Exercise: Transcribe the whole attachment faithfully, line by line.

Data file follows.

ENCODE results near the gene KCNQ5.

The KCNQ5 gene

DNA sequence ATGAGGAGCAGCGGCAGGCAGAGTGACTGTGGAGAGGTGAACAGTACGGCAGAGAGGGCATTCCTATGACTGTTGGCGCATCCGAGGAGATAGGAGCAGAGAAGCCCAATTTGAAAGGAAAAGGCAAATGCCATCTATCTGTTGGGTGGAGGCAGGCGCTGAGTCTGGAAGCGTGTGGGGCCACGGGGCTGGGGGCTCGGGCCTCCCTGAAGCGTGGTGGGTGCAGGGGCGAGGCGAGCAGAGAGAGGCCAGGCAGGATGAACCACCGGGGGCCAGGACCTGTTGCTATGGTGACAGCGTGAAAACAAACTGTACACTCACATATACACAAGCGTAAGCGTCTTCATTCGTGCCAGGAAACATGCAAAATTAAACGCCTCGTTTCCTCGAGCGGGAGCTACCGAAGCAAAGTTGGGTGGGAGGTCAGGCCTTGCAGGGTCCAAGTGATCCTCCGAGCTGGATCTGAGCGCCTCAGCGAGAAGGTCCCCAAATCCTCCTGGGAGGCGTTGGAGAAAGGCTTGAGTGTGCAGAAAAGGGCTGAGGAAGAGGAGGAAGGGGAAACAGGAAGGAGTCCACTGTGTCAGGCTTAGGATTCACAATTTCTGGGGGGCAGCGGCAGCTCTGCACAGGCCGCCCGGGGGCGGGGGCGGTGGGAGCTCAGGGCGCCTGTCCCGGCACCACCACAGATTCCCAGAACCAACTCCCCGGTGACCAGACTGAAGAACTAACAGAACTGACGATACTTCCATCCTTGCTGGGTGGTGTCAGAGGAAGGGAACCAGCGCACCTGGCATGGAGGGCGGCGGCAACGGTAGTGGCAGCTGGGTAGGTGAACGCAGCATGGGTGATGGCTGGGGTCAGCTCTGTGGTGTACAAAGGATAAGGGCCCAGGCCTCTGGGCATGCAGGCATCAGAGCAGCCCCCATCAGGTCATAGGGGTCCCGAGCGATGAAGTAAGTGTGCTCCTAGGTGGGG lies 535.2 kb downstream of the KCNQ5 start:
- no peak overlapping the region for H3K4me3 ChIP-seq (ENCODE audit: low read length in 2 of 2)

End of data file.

ENCODE results near the gene KCNQ5.

The KCNQ5 gene

DNA sequence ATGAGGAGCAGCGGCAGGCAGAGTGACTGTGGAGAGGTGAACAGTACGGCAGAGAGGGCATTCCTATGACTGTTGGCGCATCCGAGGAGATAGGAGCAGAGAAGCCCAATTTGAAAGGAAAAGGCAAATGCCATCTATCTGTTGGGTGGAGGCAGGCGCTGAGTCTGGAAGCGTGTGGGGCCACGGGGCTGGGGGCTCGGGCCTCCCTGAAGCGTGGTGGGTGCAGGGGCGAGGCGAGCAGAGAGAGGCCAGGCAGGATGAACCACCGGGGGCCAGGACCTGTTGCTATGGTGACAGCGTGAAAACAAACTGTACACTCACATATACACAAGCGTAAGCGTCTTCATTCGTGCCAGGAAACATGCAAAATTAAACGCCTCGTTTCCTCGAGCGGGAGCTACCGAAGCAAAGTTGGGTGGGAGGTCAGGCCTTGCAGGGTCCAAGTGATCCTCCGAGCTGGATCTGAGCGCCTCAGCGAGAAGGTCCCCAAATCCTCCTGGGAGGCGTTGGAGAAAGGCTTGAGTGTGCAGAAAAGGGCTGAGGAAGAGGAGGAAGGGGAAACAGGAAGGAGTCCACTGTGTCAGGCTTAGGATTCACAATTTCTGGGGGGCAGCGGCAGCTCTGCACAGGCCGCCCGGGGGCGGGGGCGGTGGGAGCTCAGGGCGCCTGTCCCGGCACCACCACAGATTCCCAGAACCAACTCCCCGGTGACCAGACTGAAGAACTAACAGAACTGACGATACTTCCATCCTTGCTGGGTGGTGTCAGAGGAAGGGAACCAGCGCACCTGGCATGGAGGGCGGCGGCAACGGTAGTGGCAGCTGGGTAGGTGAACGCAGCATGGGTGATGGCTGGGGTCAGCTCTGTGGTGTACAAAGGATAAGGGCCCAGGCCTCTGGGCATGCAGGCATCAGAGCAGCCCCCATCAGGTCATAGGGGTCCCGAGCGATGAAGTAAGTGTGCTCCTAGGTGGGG lies 535.2 kb downstream of the KCNQ5 start:
- no peak overlapping the region for H3K4me3 ChIP-seq (ENCODE audit: low read length in 2 of 2)